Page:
3) More particularly, two logicians—Parks-Clifford and a fellow named Richard Rosenberger—formed with me in the late ’70s what amounted to a committee of three to examine the exact nature of set designations in natural languages, and those discussions ultimately led to the 1980 forerunners of the 1989 pair of set-descriptors lea/leu that are given in Sec. 4.20 of Loglan 1, the 4th Edition, p 208 ff. Leu was to be the “intentional set descriptor”, to be used in ways parallel to le, while lea was to be the “exhaustive set descriptor” and parallel to ra. Le and ra are, of course—and always were—used for multiples. So the set of four operators therefore constitute a tetrad of logical possibilities: the two ways of describing multiples and the two ways of decribing sets.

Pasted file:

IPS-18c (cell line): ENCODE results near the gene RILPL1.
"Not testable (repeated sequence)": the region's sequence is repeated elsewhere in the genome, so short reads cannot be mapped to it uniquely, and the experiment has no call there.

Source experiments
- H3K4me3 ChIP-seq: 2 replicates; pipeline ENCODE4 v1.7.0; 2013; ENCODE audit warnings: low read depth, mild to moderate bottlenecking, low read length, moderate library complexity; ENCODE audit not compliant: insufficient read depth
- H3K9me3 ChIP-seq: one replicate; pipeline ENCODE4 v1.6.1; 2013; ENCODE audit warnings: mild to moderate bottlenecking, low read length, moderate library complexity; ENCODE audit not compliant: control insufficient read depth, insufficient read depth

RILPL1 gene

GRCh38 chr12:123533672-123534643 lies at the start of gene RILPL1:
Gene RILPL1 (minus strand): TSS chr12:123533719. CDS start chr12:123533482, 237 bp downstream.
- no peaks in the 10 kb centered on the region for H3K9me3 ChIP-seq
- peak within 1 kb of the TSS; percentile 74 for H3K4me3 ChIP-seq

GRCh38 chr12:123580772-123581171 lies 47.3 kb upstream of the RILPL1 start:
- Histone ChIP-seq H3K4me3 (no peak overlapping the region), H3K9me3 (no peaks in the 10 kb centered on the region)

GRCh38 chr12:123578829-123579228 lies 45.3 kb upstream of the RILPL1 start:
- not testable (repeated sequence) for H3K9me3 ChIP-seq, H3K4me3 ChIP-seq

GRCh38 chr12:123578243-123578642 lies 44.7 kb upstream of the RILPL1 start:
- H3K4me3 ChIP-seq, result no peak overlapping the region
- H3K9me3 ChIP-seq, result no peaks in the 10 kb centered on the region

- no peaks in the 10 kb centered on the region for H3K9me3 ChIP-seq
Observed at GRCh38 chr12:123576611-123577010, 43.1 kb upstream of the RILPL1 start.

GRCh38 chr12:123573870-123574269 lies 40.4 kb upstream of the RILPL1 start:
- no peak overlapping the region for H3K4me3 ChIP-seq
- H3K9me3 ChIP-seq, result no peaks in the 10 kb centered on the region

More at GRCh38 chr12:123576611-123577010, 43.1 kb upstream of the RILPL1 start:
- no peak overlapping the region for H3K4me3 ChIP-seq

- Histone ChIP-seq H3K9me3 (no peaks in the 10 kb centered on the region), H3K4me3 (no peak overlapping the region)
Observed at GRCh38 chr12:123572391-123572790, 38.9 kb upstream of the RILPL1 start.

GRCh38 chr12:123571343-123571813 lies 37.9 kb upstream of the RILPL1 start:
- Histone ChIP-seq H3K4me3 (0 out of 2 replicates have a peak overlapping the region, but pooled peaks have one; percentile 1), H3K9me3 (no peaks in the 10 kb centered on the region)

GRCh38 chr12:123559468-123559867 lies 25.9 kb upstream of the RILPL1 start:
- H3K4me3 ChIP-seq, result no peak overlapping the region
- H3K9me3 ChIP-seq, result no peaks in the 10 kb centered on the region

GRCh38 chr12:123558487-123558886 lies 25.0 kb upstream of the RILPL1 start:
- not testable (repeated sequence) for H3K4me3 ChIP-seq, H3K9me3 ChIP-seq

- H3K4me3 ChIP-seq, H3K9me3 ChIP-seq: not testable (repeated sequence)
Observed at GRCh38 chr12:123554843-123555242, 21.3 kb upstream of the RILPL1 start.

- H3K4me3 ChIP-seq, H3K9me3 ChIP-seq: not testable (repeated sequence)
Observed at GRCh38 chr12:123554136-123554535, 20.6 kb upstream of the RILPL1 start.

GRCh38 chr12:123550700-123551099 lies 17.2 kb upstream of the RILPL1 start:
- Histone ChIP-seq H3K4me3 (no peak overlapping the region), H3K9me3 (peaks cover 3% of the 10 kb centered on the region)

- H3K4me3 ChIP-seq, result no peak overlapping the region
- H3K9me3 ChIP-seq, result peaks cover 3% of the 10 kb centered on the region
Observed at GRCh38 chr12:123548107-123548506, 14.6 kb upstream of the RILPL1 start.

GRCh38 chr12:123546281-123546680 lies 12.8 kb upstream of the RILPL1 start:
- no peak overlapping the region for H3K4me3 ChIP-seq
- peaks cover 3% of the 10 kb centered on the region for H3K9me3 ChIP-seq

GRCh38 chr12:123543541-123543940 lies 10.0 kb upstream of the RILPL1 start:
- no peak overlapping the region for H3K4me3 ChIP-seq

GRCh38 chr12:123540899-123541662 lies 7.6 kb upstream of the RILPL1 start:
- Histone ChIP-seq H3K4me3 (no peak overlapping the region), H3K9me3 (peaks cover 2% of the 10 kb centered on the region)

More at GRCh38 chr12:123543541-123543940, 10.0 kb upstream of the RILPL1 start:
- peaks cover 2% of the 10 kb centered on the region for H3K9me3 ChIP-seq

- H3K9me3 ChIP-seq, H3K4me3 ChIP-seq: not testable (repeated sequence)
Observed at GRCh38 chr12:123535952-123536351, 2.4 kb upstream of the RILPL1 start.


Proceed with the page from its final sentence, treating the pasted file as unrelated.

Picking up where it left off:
4) Interestingly, set description was a totally new addition to the post-1975 language, not having even been mooted in the 3rd, ’75 edition. It is also interesting that, when we did get around to discussing set designation, none of these earlier logicians found it necessary to make the “set1/set2” distinction between the ordinary and the logician’s senses of the word set that now seems to be so important. Sets, for logli workers in the ’70s, were always sets1. It was clearly set1 usages that we were providing for; that is, we were providing ways of designating collective entities that sometimes did in fact carry logs.